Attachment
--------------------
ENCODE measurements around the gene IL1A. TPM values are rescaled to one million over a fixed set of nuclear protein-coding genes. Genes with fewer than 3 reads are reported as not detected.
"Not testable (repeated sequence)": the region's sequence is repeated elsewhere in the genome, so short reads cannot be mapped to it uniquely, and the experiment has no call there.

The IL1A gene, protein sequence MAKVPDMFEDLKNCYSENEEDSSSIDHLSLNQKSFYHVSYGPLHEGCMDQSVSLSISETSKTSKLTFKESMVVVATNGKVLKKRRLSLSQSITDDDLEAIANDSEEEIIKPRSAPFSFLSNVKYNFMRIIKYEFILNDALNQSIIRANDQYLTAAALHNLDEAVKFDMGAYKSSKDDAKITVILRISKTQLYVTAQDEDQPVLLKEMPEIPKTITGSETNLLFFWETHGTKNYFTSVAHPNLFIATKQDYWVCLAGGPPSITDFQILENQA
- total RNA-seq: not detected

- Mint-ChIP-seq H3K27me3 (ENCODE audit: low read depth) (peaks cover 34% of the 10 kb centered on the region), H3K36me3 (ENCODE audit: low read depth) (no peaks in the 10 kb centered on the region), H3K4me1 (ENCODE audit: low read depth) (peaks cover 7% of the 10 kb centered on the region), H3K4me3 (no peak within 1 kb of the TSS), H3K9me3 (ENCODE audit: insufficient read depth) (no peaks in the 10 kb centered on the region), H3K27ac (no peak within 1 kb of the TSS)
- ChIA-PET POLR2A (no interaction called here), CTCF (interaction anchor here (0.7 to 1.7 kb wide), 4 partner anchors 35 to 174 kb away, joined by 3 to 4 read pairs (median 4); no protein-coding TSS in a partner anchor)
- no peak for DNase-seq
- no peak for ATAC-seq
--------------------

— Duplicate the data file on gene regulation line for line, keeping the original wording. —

ENCODE measurements around the gene IL1A. TPM values are rescaled to one million over a fixed set of nuclear protein-coding genes. Genes with fewer than 3 reads are reported as not detected.
"Not testable (repeated sequence)": the region's sequence is repeated elsewhere in the genome, so short reads cannot be mapped to it uniquely, and the experiment has no call there.

The IL1A gene, protein sequence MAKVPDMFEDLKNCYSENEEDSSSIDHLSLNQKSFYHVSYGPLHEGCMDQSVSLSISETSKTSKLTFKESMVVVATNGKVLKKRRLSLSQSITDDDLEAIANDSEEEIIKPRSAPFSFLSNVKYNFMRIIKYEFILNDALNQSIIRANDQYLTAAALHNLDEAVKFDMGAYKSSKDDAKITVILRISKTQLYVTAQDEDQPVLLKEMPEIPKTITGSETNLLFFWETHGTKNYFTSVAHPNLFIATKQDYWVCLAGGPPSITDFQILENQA
- total RNA-seq: not detected

- Mint-ChIP-seq H3K27me3 (ENCODE audit: low read depth) (peaks cover 34% of the 10 kb centered on the region), H3K36me3 (ENCODE audit: low read depth) (no peaks in the 10 kb centered on the region), H3K4me1 (ENCODE audit: low read depth) (peaks cover 7% of the 10 kb centered on the region), H3K4me3 (no peak within 1 kb of the TSS), H3K9me3 (ENCODE audit: insufficient read depth) (no peaks in the 10 kb centered on the region), H3K27ac (no peak within 1 kb of the TSS)
- ChIA-PET POLR2A (no interaction called here), CTCF (interaction anchor here (0.7 to 1.7 kb wide), 4 partner anchors 35 to 174 kb away, joined by 3 to 4 read pairs (median 4); no protein-coding TSS in a partner anchor)
- no peak for DNase-seq
- no peak for ATAC-seq